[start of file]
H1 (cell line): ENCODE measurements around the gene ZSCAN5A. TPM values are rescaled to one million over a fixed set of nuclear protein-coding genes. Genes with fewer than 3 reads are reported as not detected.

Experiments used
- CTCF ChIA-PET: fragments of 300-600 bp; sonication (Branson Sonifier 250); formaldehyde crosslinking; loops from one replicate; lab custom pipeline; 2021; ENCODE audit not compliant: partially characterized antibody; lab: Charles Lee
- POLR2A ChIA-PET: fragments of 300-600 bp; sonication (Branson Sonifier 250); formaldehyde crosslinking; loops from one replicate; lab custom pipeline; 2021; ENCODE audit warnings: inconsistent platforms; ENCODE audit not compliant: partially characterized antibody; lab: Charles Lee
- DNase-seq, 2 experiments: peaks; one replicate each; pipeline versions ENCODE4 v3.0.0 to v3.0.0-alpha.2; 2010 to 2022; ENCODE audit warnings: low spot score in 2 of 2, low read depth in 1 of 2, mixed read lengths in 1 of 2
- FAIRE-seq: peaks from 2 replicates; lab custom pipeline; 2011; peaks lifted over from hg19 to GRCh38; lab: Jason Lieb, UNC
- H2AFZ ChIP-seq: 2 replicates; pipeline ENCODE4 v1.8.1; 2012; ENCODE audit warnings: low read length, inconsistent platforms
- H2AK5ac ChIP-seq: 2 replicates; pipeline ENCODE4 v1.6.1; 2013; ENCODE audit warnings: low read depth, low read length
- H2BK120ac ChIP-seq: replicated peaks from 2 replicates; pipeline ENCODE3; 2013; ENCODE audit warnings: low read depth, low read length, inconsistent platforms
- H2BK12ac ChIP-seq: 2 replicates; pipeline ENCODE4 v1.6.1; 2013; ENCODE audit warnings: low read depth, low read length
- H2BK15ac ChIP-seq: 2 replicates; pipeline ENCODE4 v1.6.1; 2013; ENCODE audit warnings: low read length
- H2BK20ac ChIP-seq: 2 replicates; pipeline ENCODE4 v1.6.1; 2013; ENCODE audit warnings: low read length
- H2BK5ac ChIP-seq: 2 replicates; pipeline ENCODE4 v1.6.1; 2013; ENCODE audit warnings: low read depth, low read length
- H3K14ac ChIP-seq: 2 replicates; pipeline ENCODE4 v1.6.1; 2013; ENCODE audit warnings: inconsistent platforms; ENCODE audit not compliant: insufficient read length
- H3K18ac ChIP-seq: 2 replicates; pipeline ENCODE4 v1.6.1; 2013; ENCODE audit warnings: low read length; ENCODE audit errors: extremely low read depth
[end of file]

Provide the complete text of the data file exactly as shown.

H1 (cell line): ENCODE measurements around the gene ZSCAN5A. TPM values are rescaled to one million over a fixed set of nuclear protein-coding genes. Genes with fewer than 3 reads are reported as not detected.

Experiments used
- CTCF ChIA-PET: fragments of 300-600 bp; sonication (Branson Sonifier 250); formaldehyde crosslinking; loops from one replicate; lab custom pipeline; 2021; ENCODE audit not compliant: partially characterized antibody; lab: Charles Lee
- POLR2A ChIA-PET: fragments of 300-600 bp; sonication (Branson Sonifier 250); formaldehyde crosslinking; loops from one replicate; lab custom pipeline; 2021; ENCODE audit warnings: inconsistent platforms; ENCODE audit not compliant: partially characterized antibody; lab: Charles Lee
- DNase-seq, 2 experiments: peaks; one replicate each; pipeline versions ENCODE4 v3.0.0 to v3.0.0-alpha.2; 2010 to 2022; ENCODE audit warnings: low spot score in 2 of 2, low read depth in 1 of 2, mixed read lengths in 1 of 2
- FAIRE-seq: peaks from 2 replicates; lab custom pipeline; 2011; peaks lifted over from hg19 to GRCh38; lab: Jason Lieb, UNC
- H2AFZ ChIP-seq: 2 replicates; pipeline ENCODE4 v1.8.1; 2012; ENCODE audit warnings: low read length, inconsistent platforms
- H2AK5ac ChIP-seq: 2 replicates; pipeline ENCODE4 v1.6.1; 2013; ENCODE audit warnings: low read depth, low read length
- H2BK120ac ChIP-seq: replicated peaks from 2 replicates; pipeline ENCODE3; 2013; ENCODE audit warnings: low read depth, low read length, inconsistent platforms
- H2BK12ac ChIP-seq: 2 replicates; pipeline ENCODE4 v1.6.1; 2013; ENCODE audit warnings: low read depth, low read length
- H2BK15ac ChIP-seq: 2 replicates; pipeline ENCODE4 v1.6.1; 2013; ENCODE audit warnings: low read length
- H2BK20ac ChIP-seq: 2 replicates; pipeline ENCODE4 v1.6.1; 2013; ENCODE audit warnings: low read length
- H2BK5ac ChIP-seq: 2 replicates; pipeline ENCODE4 v1.6.1; 2013; ENCODE audit warnings: low read depth, low read length
- H3K14ac ChIP-seq: 2 replicates; pipeline ENCODE4 v1.6.1; 2013; ENCODE audit warnings: inconsistent platforms; ENCODE audit not compliant: insufficient read length
- H3K18ac ChIP-seq: 2 replicates; pipeline ENCODE4 v1.6.1; 2013; ENCODE audit warnings: low read length; ENCODE audit errors: extremely low read depth